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Handling the most awkward networking moments – part 2

05 June 2019

Years ago, Michael Goldberg, a speaker, author, consultant, boxer and networker, shared the spotlight on stage at an event with a woman called Jackie. Jackie did her segment and Michael did his. He thought they presented themselves well but wasn’t sure if their messages worked together.

After an awkward moment Michael says, “When meeting, speaking and working with others, sometimes awkward moments present themselves. It’s almost always funny afterwards. At least it was to me.”

Some suggestions

Here are some of the most common awkward networking moments Michael has experienced and some suggestions about how to handle them.

  1. How do I ask for a business card? Offer to exchange business cards and explain why it would benefit both of you. Remember, networking is a we-thing, not a me-thing. Make your conversation collaborative and a benefit to both parties. “Does it make sense to exchange cards (or contact info)? We could set up some time to continue our conversation and explore ways of helping one other.” If you need to write something on someone’s business card, be polite and ask permission.
  2. How do I know when to end a conversation? Don’t monopolize the other person’s time. Most networking conversations are usually six to eight minutes (without looking at your watch or phone). If there is not a good connection with the other person, keep your conversation on the shorter side – just a couple of minutes. But if you feel a good connection, try to keep the conversation in the eight-minute range unless it’s appropriate for you to have a longer discussion. If you’re not sure, simply ask. “I’m enjoying our conversation, but I don’t want to hold you up either. Are you alright if we spend a few more minutes chatting?” Remember, this is only if you feel you have a good connection. Again, the conversation should be collaborative – focused on helping and referring one another – not selling that person your product or service. If you don’t feel you have a great connection and there is no reason to continue speaking to each other, simply say, “Nice to meet you today. Let me know if there is anything I can do to help you, otherwise I’ll see you again soon. Good luck!”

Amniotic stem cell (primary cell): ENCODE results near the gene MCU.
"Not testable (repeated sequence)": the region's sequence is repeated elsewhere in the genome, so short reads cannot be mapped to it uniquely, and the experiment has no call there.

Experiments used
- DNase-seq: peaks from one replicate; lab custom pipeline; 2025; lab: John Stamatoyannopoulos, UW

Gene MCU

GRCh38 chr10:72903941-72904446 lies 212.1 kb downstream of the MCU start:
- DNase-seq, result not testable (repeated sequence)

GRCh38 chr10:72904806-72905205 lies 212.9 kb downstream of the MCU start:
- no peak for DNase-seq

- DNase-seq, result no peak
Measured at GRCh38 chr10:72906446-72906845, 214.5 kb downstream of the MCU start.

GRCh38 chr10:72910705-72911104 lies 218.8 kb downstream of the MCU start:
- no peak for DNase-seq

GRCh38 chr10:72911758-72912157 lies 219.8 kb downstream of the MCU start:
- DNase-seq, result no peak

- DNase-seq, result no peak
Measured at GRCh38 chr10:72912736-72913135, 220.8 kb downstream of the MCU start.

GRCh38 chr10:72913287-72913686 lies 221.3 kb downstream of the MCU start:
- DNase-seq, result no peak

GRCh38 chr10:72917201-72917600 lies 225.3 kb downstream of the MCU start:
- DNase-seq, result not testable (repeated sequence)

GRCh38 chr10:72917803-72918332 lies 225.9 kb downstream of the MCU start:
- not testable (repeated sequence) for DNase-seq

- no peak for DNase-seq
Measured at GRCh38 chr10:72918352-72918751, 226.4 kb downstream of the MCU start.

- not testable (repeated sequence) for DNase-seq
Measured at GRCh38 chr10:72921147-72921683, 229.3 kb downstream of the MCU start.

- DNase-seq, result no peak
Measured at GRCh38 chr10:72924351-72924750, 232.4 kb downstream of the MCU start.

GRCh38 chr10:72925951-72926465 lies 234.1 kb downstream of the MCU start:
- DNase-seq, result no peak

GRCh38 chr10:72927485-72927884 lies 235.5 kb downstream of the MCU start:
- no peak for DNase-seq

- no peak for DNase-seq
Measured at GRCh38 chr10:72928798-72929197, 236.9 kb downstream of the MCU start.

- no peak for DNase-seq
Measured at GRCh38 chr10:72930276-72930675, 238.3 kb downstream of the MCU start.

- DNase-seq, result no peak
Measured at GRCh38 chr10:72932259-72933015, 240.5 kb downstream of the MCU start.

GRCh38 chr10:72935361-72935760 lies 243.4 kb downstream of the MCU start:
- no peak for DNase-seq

3. What can I do if I’ve done something embarrassing or stupid? As Lieutenant Dan said in the movie Forrest Gump, “Two standing orders in this platoon. One, take good care of your feet. Two, try not to do anything stupid, like getting yourself killed.” Or by saying something stupid that will make the situation awkward. An apology will handle most mistakes – unless it’s disrespectful or mean-spirited. Discussions about income, politics or charged positions you have about anything that is going to create a conflict should be avoided. The goal when meeting others at an event is to make a good impression and begin a meaningful business relationship – not prove how smart or successful you are.
  4. What if I’m speaking with someone and someone else interrupts us? It depends. If you know you can circle back with the person you were speaking with later, say goodbye and mention that you will find them later. Another approach might be to mention to the person who interrupted that you’re wrapping up your conversation soon and ask that they give you a few minutes to finish. This will let them know that they are interrupting without creating a conflict or awkward moment.
  5. What if we just don’t click? You won’t click with everyone. In fact, if you’re a good networker and have a nice conversational way about you, you’ll probably connect with about one third of those you meet. And by connection, I mean there’s interesting conversation to be had, the conversation is effortless and you’re having fun. Just keep the conversation short and sweet. If you’re not “feeling the love,” just say, “Nice to meet you.” Offer to be a resource at the event and move on.

Just take good care of your feet and don’t do anything stupid.

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